Approximately 23 million people in the United States, including people with disabilities, need treatment for substance use disorders (SUDs), a major behavioral health disorder. In addition, more than 24 million adults in the United States experienced serious psychological distress in 2006. People with and without disabilities may face many of the same barriers to substance abuse treatment, such as lacking insurance or sufficient funds for treatment services, or feeling they do not need treatment. In addition, people with disabilities may face other barriers to SUD treatment, particularly finding treatment facilities that are fully accessible. Vocational rehabilitation (VR) counselors, vocational education providers, and others who work with people with disabilities report that their clients with SUDs have less successful vocational outcomes than clients without SUDs. To improve outcomes, it is important that clients with disabilities and SUDs receive services for both conditions and that the disabilities do not prevent clients from receiving treatment for SUDs. This In Brief is intended to help people who work with people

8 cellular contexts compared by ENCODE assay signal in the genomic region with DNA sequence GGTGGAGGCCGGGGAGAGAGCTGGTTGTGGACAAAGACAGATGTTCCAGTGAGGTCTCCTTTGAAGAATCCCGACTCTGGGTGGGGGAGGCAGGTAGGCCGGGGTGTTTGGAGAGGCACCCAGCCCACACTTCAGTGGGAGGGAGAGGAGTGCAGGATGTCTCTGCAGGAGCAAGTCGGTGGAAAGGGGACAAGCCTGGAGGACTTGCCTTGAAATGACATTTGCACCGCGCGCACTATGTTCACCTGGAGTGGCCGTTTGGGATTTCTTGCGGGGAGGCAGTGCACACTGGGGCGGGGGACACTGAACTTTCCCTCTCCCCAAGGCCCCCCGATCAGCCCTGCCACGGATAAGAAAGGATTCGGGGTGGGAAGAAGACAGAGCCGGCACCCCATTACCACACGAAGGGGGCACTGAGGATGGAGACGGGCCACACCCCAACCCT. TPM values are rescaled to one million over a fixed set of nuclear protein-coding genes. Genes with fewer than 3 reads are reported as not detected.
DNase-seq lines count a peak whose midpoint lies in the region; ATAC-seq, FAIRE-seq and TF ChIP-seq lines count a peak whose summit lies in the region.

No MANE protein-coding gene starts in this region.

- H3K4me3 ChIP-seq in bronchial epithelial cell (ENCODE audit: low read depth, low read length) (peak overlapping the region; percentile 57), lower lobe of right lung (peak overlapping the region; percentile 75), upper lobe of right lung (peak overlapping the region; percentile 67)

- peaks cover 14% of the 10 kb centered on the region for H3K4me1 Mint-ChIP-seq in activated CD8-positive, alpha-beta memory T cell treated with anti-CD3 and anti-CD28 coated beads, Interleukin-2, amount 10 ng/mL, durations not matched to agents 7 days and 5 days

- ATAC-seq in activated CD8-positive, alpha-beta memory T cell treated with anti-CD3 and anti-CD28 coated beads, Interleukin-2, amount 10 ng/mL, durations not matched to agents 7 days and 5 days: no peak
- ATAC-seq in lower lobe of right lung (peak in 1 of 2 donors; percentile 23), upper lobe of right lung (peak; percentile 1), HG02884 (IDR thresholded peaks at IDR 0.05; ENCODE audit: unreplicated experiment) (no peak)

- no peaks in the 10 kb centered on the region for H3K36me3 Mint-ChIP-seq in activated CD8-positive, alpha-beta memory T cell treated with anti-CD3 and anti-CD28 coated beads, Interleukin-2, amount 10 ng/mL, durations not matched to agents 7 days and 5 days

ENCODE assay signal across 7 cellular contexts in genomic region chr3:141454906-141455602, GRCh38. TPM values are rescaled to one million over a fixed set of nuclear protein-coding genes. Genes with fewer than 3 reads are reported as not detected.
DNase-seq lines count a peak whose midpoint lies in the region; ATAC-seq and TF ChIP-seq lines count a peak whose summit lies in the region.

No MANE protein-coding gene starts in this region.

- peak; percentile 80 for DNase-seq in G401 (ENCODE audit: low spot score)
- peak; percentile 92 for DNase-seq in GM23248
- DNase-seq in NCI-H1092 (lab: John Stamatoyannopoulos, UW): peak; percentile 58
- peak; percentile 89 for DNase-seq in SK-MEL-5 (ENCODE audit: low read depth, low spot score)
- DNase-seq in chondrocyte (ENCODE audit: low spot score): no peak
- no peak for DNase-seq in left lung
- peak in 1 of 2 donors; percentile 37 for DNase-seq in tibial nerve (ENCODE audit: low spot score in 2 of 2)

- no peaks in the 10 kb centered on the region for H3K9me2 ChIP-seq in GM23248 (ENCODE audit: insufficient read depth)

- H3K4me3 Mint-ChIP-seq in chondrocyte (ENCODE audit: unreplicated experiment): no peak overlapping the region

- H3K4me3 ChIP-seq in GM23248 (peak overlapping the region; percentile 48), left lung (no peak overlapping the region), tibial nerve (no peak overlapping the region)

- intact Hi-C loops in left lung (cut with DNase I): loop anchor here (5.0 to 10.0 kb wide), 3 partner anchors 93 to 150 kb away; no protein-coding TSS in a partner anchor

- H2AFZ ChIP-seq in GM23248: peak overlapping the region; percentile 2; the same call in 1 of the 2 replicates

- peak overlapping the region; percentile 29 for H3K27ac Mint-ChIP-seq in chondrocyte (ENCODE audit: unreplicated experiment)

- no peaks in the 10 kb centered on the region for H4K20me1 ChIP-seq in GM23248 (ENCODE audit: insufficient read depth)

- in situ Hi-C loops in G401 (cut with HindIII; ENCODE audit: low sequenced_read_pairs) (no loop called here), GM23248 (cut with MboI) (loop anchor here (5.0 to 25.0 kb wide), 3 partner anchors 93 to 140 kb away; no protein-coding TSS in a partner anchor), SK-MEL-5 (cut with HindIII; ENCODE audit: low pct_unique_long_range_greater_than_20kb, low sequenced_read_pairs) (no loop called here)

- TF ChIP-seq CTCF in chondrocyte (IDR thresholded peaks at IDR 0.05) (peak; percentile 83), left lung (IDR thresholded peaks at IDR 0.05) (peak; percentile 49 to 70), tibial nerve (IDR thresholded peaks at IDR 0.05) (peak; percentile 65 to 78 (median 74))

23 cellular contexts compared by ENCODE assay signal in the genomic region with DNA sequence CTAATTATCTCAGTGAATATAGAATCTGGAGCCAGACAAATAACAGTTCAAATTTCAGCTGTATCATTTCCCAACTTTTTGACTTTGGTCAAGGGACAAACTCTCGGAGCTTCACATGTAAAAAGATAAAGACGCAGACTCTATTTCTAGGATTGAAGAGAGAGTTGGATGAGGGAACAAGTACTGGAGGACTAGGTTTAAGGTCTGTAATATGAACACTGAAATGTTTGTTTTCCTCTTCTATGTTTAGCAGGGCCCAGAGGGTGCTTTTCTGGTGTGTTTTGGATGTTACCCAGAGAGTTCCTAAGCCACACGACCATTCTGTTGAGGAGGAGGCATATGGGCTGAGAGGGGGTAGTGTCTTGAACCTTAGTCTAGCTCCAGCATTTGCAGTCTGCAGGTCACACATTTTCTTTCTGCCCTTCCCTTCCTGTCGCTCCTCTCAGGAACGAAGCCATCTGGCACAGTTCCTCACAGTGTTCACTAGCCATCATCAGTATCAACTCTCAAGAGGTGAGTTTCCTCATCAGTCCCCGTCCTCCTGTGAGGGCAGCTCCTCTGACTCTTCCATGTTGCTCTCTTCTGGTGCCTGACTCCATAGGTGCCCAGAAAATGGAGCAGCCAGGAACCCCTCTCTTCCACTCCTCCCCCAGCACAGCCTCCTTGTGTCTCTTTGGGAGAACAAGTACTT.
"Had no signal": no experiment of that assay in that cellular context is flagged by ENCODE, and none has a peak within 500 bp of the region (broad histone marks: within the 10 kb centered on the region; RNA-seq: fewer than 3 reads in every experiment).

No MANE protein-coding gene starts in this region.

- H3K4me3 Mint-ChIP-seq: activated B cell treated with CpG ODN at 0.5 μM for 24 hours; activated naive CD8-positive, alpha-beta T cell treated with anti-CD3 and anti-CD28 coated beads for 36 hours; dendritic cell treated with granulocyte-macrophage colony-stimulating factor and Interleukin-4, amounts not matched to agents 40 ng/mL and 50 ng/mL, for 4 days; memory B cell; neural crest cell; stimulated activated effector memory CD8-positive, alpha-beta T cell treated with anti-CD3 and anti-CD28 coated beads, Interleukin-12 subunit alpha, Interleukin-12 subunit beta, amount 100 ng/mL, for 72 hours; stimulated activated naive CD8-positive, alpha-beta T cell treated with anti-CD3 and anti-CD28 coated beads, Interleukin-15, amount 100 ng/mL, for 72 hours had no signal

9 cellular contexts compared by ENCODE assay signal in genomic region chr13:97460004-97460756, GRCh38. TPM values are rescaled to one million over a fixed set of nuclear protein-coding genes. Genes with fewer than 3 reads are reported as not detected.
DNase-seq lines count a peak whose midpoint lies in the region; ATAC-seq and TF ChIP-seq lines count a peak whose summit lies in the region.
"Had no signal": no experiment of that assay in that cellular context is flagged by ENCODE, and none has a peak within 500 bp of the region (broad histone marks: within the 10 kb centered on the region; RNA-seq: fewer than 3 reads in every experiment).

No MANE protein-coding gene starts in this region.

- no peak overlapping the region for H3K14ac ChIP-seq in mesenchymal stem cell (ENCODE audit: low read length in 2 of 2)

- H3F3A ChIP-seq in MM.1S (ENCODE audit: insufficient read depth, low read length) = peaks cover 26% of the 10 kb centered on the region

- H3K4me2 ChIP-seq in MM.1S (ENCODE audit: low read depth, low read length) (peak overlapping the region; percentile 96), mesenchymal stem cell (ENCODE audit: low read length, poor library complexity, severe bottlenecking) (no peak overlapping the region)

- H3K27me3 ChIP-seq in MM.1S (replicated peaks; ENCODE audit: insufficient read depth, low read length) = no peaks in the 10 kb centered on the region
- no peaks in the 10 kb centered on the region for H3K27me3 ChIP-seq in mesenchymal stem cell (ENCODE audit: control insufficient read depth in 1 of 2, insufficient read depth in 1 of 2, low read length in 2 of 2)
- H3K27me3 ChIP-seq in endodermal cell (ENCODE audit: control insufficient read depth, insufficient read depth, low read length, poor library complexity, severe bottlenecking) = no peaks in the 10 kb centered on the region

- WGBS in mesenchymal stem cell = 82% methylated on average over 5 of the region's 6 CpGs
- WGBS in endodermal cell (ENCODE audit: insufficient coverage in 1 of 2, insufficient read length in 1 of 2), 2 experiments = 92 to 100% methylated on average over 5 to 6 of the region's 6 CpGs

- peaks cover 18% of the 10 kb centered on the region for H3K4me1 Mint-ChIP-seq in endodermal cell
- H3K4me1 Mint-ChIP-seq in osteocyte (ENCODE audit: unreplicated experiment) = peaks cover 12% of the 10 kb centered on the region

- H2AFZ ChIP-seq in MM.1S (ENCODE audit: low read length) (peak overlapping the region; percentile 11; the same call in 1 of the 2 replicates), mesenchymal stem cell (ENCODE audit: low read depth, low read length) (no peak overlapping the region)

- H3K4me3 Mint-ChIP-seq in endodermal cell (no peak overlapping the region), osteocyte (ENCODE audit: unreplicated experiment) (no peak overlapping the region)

with physical and sensory disabilities—hearing loss, deafness, blindness, and low vision—to better understand SUDs and assist their clients in finding accessible SUD treatment services.